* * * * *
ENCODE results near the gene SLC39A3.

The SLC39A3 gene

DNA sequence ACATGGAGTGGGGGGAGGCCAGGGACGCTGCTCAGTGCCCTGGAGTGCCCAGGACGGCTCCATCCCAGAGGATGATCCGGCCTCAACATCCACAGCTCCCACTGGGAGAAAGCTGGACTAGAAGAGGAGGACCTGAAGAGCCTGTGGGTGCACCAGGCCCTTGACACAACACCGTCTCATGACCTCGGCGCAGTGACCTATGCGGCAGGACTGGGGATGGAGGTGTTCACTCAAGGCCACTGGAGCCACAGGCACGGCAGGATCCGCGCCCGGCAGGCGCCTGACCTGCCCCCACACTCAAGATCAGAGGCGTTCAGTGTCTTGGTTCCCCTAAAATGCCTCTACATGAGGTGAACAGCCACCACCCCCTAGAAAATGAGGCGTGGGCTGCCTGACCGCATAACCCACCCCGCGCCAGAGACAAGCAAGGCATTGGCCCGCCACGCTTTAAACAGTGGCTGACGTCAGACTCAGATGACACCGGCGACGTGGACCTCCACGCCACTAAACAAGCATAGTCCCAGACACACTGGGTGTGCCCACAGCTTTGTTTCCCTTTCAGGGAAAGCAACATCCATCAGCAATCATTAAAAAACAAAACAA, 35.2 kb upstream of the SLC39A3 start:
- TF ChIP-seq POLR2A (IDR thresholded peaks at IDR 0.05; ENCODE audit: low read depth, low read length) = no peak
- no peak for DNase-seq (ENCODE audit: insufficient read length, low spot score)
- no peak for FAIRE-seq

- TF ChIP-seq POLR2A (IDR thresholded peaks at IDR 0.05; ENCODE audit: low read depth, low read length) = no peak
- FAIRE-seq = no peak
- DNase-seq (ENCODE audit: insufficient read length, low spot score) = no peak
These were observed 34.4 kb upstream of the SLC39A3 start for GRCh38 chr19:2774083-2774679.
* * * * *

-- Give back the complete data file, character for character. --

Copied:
ENCODE results near the gene SLC39A3.

The SLC39A3 gene

DNA sequence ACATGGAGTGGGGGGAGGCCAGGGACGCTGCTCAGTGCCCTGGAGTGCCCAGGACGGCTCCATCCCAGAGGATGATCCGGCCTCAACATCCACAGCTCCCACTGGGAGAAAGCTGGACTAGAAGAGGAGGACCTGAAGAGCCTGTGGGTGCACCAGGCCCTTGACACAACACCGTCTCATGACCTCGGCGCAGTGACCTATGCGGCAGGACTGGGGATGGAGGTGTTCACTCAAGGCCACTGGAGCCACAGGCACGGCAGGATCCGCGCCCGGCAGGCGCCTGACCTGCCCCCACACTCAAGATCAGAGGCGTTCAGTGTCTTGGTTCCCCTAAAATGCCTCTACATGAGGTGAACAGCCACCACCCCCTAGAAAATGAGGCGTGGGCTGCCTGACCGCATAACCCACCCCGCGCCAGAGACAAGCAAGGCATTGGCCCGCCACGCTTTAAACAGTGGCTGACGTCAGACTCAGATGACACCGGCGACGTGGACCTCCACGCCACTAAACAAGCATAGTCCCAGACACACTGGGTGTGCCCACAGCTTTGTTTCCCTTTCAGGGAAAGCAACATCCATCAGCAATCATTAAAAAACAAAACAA, 35.2 kb upstream of the SLC39A3 start:
- TF ChIP-seq POLR2A (IDR thresholded peaks at IDR 0.05; ENCODE audit: low read depth, low read length) = no peak
- no peak for DNase-seq (ENCODE audit: insufficient read length, low spot score)
- no peak for FAIRE-seq

- TF ChIP-seq POLR2A (IDR thresholded peaks at IDR 0.05; ENCODE audit: low read depth, low read length) = no peak
- FAIRE-seq = no peak
- DNase-seq (ENCODE audit: insufficient read length, low spot score) = no peak
These were observed 34.4 kb upstream of the SLC39A3 start for GRCh38 chr19:2774083-2774679.